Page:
The report “reveals a worrying trend of criminalization of the activities carried out by women human rights defenders and those working on women’s rights or gender issues throughout the world.” This includes arrests and criminalization of the defenders’ work, as well as criminal investigations and irregularities relating to due process and fair trial procedures. “By contrast to Central and South America where threats and death threats are most commonly reported, arrests and criminalization were most commonly reported in Asia and the Pacific.” China and the Islamic Republic of Iran are mentioned in relation to concern for arrests and prison sentences. Europe and Central Asia are also mentioned regarding arrests, detentions and criminalization.

Reporting – and many other jobs or activities – while female

There’s an article in the New York Times today about “Reporting While Female” by Sabrina Tavernise. Indeed, women human rights defenders face the same risks as reporters:

But women reporters face another set of challenges. We are often harassed in ways that male colleagues are not. This is a hazard of the job that most of us have experienced and few of us talk about.

Last week, CBS News said that its reporter Lara Logan was assaulted by a crowd of men in Cairo. CBS News did not detail the circumstances, but the network’s statement — that she had suffered a “brutal and sustained sexual assault” — said enough.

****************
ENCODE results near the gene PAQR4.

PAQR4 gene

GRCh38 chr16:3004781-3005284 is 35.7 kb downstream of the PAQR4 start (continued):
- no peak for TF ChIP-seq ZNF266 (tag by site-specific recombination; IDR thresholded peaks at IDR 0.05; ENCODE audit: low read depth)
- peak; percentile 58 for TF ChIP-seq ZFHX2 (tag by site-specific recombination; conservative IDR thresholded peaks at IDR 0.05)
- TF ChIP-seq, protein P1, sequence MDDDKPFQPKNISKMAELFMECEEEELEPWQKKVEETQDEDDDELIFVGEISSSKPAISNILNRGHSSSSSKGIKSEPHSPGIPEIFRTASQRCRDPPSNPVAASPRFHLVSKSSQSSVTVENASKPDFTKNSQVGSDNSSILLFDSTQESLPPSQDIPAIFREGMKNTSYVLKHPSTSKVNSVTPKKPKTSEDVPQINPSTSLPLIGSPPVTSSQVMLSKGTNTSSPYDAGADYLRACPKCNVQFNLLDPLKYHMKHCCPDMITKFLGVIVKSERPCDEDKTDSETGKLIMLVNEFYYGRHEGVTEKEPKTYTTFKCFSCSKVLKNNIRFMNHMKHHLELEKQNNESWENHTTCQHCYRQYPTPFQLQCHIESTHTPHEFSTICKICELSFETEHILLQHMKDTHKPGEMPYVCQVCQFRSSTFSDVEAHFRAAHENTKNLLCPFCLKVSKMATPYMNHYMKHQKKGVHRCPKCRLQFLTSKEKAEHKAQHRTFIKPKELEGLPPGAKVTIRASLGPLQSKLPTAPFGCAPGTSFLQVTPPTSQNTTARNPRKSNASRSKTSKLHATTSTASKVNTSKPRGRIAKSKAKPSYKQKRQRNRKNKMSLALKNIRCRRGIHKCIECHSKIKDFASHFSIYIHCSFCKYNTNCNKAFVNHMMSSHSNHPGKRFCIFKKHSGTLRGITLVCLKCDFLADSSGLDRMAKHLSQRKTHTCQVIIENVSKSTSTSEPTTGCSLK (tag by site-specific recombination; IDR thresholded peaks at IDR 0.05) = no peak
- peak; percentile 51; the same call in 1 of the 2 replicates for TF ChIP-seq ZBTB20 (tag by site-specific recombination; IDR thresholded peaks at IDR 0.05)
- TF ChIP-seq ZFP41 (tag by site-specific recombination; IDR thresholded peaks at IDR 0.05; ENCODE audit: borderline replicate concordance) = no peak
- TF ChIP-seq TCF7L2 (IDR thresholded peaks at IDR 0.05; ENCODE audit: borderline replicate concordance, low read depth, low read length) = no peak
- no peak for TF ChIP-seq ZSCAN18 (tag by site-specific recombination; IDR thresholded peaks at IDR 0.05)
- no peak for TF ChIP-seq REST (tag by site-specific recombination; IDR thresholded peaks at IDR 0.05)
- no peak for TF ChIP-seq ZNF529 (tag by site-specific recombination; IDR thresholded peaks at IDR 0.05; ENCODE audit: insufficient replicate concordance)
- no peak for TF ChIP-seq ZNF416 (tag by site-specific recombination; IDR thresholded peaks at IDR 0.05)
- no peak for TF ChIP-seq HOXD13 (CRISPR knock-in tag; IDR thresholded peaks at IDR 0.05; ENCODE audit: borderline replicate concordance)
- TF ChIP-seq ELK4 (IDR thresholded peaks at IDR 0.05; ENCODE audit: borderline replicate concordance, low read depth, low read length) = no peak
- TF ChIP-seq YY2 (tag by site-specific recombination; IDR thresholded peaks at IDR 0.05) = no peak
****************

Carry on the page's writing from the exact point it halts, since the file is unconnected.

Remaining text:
And, not only do reporters and women human rights defenders face these challenges but also Peace Corps Volunteers and many other women working, volunteering or travelling abroad. I’ve travelled quite a bit and have been harassed by men – groped, cat-called, and looked at like a lion looks at their prey. But I’d also caution that these actions happen in the US too – men asking women to show their breasts or butts, men  touching women inappropriatedly, or – as many of us female bloggers face – crude and threatening sexist remarks on our posts.

But – getting back on topic – the NY Times ran another piece similar to the above referenced artice:

Why we need women in war zones 

Look at the articles about women who set themselves on fire in Afghanistan to protest their arranged marriages, or about girls being maimed by fundamentalists, about child marriage in India, about rape in Congo and Haiti. Female journalists often tell those stories in the most compelling ways, because abused women are sometimes more comfortable talking to them. And those stories are at least as important as accounts of battles.

There is an added benefit. Ms. Logan is a minor celebrity, one of the highest-profile women to acknowledge being sexually assaulted. Although she has reported from the front lines, the lesson she is now giving young women is probably her most profound: It’s not your fault. And there’s no shame in telling it like it is.